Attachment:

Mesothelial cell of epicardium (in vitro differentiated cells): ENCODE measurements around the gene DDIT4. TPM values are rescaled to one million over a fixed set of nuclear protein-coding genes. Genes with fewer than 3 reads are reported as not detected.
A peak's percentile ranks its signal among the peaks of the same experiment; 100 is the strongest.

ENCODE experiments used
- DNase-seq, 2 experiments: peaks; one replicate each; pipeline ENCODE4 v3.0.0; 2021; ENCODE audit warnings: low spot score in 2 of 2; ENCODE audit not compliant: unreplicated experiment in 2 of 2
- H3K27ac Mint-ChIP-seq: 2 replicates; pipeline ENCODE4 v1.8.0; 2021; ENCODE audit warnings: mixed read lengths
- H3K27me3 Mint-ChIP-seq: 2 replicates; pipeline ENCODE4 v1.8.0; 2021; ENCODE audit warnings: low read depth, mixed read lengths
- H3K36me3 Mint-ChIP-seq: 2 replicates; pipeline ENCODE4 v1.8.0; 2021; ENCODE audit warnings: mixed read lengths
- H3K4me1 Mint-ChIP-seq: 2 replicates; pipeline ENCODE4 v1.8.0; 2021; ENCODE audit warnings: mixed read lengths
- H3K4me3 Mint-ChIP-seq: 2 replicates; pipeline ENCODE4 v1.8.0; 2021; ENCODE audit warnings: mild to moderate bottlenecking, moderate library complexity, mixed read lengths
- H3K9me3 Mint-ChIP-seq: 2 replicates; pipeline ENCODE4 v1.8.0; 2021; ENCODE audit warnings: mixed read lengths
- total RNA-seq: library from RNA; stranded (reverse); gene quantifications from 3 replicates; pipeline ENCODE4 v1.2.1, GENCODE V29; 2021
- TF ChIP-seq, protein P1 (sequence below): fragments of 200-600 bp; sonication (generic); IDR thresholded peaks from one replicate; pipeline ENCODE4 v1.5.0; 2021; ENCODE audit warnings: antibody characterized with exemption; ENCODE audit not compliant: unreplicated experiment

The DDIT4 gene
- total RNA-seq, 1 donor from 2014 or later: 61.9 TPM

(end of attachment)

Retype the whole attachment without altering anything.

Mesothelial cell of epicardium (in vitro differentiated cells): ENCODE measurements around the gene DDIT4. TPM values are rescaled to one million over a fixed set of nuclear protein-coding genes. Genes with fewer than 3 reads are reported as not detected.
A peak's percentile ranks its signal among the peaks of the same experiment; 100 is the strongest.

ENCODE experiments used
- DNase-seq, 2 experiments: peaks; one replicate each; pipeline ENCODE4 v3.0.0; 2021; ENCODE audit warnings: low spot score in 2 of 2; ENCODE audit not compliant: unreplicated experiment in 2 of 2
- H3K27ac Mint-ChIP-seq: 2 replicates; pipeline ENCODE4 v1.8.0; 2021; ENCODE audit warnings: mixed read lengths
- H3K27me3 Mint-ChIP-seq: 2 replicates; pipeline ENCODE4 v1.8.0; 2021; ENCODE audit warnings: low read depth, mixed read lengths
- H3K36me3 Mint-ChIP-seq: 2 replicates; pipeline ENCODE4 v1.8.0; 2021; ENCODE audit warnings: mixed read lengths
- H3K4me1 Mint-ChIP-seq: 2 replicates; pipeline ENCODE4 v1.8.0; 2021; ENCODE audit warnings: mixed read lengths
- H3K4me3 Mint-ChIP-seq: 2 replicates; pipeline ENCODE4 v1.8.0; 2021; ENCODE audit warnings: mild to moderate bottlenecking, moderate library complexity, mixed read lengths
- H3K9me3 Mint-ChIP-seq: 2 replicates; pipeline ENCODE4 v1.8.0; 2021; ENCODE audit warnings: mixed read lengths
- total RNA-seq: library from RNA; stranded (reverse); gene quantifications from 3 replicates; pipeline ENCODE4 v1.2.1, GENCODE V29; 2021
- TF ChIP-seq, protein P1 (sequence below): fragments of 200-600 bp; sonication (generic); IDR thresholded peaks from one replicate; pipeline ENCODE4 v1.5.0; 2021; ENCODE audit warnings: antibody characterized with exemption; ENCODE audit not compliant: unreplicated experiment

The DDIT4 gene
- total RNA-seq, 1 donor from 2014 or later: 61.9 TPM